says tax 'name and shame' off the cards - 17th August
that minimise the tax they pay in Australia are unlikely
to find themselves named and shamed, but they are
in the sights of the tax office.
report from a Senate inquiry on Monday is expected
to call on the government to reveal the names of corporations
that avoid paying tax in Australia.
Assistant Treasurer Josh Frydenberg says the government
won't be doing that because it's got the resources
to go after companies in other ways.
might suit (Labor senator Sam Dastyari's) political
purposes to go and scream the names of these particular
companies that he's after but it actually doesn't
suit Australia's purposes,' Mr Frydenberg told Sky
News on Monday.
Australian Tax Office is going after these companies.'
Joe Hockey also promised to introduce in September
more legislation cracking down on multinational tax
Dastyari, who chaired the inquiry, argued there was
a thirst for information within the community about
what companies were up to.
companies do care about their reputations and they
do care about their market share,' he told ABC TV.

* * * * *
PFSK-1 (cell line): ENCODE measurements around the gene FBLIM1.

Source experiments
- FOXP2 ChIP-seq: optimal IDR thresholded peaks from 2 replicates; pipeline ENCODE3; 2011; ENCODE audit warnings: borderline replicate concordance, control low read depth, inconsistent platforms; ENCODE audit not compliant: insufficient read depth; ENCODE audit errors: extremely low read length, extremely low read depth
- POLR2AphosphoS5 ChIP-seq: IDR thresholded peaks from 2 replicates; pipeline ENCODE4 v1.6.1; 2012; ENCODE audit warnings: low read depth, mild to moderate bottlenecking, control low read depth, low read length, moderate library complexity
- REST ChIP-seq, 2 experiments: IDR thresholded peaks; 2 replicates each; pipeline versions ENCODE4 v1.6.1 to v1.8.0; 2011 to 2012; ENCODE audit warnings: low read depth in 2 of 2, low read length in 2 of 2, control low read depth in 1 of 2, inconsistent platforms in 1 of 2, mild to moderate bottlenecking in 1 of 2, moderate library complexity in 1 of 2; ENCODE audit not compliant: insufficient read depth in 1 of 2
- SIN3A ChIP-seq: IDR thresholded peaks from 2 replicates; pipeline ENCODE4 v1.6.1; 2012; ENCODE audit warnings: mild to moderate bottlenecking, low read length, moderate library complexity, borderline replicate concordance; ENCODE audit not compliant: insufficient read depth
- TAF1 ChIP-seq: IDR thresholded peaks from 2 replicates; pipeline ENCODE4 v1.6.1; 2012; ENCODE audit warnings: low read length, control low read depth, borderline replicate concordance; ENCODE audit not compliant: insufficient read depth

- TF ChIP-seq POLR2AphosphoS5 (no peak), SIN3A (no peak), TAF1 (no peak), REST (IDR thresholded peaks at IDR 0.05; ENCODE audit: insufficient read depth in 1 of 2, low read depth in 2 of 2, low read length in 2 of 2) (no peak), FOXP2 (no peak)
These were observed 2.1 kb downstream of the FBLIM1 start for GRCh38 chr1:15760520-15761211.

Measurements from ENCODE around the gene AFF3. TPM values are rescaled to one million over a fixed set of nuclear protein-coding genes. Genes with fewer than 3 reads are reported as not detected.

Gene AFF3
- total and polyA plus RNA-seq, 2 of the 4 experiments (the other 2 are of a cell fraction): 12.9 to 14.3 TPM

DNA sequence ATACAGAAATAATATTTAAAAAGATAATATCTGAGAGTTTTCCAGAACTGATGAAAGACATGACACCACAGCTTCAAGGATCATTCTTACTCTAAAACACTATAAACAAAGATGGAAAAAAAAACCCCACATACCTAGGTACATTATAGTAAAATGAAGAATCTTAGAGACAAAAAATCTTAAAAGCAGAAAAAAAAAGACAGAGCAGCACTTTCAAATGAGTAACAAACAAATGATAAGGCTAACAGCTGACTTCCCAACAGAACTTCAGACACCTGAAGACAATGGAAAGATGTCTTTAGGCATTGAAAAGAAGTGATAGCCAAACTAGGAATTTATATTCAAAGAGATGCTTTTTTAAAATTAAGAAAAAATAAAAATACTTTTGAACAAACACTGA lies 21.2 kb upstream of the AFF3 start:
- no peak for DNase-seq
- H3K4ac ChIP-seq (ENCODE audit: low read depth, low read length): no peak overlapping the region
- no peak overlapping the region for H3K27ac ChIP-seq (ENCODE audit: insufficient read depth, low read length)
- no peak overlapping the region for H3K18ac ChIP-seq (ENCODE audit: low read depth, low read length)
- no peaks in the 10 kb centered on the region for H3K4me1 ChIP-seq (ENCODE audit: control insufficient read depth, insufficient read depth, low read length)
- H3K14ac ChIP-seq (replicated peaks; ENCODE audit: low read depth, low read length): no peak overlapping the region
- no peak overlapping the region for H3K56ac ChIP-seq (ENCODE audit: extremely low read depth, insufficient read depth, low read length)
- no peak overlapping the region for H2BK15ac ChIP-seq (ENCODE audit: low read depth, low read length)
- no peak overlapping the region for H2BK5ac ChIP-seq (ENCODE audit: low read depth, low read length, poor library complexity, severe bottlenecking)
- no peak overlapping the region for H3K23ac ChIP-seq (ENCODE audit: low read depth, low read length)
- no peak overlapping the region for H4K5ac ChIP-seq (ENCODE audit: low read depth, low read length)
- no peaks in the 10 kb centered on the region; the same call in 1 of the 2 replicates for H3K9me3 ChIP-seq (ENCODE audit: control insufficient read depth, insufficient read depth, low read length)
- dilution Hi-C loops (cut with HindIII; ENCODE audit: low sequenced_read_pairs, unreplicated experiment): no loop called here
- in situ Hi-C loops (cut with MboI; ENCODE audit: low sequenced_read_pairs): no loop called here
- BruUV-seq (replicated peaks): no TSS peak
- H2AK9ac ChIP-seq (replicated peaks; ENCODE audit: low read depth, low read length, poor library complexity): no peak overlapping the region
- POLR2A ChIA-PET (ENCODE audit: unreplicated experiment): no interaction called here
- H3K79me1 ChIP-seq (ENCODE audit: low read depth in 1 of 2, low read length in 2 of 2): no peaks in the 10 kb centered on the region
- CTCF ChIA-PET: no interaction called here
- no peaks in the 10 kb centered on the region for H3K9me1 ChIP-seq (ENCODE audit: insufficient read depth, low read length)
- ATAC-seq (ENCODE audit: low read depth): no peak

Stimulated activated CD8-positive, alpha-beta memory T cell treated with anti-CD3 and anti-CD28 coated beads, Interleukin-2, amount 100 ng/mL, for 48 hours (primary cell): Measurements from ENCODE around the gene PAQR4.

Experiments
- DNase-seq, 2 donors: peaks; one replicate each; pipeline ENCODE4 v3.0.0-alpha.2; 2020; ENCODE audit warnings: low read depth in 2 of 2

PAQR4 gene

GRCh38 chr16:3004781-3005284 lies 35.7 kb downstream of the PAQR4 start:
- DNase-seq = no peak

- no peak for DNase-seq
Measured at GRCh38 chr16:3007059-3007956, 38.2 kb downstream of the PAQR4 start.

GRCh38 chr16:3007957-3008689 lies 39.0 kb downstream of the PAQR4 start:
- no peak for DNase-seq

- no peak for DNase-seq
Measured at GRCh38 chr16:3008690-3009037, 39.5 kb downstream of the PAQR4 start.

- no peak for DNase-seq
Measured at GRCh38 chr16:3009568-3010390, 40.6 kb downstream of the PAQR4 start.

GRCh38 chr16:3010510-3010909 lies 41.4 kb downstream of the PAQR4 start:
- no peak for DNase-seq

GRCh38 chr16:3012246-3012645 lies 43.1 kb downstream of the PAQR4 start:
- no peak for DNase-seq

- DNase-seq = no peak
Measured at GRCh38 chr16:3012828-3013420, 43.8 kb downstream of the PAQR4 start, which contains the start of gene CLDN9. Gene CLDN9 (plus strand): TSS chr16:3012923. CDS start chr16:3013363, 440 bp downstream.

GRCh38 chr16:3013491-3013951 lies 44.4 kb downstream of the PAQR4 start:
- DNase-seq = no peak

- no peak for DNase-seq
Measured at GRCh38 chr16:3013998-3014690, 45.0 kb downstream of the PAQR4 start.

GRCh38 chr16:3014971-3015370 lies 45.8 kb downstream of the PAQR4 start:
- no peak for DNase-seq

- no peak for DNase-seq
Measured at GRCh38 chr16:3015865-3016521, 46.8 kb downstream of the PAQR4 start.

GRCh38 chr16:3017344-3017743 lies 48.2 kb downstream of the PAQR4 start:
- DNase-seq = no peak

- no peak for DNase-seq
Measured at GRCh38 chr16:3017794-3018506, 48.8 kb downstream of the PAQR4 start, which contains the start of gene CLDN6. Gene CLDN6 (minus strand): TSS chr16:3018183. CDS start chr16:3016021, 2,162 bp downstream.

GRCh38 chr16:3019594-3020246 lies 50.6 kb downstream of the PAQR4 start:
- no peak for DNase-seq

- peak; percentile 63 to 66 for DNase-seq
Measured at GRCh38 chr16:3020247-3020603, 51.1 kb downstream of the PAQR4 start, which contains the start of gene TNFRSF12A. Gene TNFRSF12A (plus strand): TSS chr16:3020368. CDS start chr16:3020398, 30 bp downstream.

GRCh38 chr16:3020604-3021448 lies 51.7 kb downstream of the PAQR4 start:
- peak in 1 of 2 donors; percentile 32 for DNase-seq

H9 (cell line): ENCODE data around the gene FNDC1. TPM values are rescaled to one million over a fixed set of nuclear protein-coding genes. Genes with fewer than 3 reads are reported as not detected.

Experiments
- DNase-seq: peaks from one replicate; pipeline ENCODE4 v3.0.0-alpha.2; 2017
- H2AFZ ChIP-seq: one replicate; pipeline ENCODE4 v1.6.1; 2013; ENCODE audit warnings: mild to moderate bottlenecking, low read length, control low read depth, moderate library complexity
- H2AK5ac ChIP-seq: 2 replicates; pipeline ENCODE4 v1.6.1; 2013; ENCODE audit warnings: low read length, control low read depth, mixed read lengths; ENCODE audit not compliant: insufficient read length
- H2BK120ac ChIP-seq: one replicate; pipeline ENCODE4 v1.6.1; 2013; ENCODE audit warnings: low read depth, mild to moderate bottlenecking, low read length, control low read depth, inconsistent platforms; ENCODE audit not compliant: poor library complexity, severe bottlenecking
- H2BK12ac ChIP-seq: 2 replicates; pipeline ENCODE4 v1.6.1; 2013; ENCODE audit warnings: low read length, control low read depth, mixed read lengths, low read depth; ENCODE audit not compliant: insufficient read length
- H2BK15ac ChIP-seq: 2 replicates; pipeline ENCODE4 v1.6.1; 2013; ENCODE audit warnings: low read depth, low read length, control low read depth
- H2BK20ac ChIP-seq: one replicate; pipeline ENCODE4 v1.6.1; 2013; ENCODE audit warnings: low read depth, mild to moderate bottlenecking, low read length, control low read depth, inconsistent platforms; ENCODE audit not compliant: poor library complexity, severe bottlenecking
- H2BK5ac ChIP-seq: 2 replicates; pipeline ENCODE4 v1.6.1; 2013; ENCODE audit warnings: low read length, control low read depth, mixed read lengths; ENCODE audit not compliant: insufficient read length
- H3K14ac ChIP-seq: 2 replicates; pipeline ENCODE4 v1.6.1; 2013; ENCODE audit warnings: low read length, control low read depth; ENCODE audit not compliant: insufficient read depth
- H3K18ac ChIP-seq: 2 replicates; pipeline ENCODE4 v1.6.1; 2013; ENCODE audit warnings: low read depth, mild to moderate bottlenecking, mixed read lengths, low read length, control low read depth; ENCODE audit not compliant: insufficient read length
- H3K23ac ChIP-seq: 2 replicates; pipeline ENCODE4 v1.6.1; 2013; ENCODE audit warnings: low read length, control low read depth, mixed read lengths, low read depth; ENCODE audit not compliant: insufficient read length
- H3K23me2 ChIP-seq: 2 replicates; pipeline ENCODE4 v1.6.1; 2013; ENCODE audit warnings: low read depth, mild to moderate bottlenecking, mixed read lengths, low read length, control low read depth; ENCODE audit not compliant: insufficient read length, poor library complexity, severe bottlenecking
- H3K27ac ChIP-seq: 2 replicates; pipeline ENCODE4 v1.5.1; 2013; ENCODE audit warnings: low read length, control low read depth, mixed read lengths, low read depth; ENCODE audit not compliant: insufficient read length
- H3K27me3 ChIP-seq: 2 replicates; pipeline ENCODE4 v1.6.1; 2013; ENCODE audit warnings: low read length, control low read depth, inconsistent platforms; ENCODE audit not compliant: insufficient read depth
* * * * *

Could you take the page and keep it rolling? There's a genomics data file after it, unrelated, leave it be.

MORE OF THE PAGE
some of the worst practices, I believe, puts a lot
more community pressure on these companies.'
senator Nick Xenophon, who was also on the inquiry
committee, said transparency was key.
the government comes up with, the Senate will be in
a much better position to consider that legislation
given the forensic look we've had at this whole issue,'
he told ABC radio.
Hockey said it was extraordinary for Senator Dastyari
to discuss committee recommendations with media outlets
before the report had been signed off by other senators.
is a very serious issue that goes to the heart of
the integrity of the entire Senate,' he told reporters,
accusing Senator Dastyari of trivialising the issue
by playing political games.
the senator denied speaking specifically about the
unreleased report's recommendations, insisting what
he said were his personal views.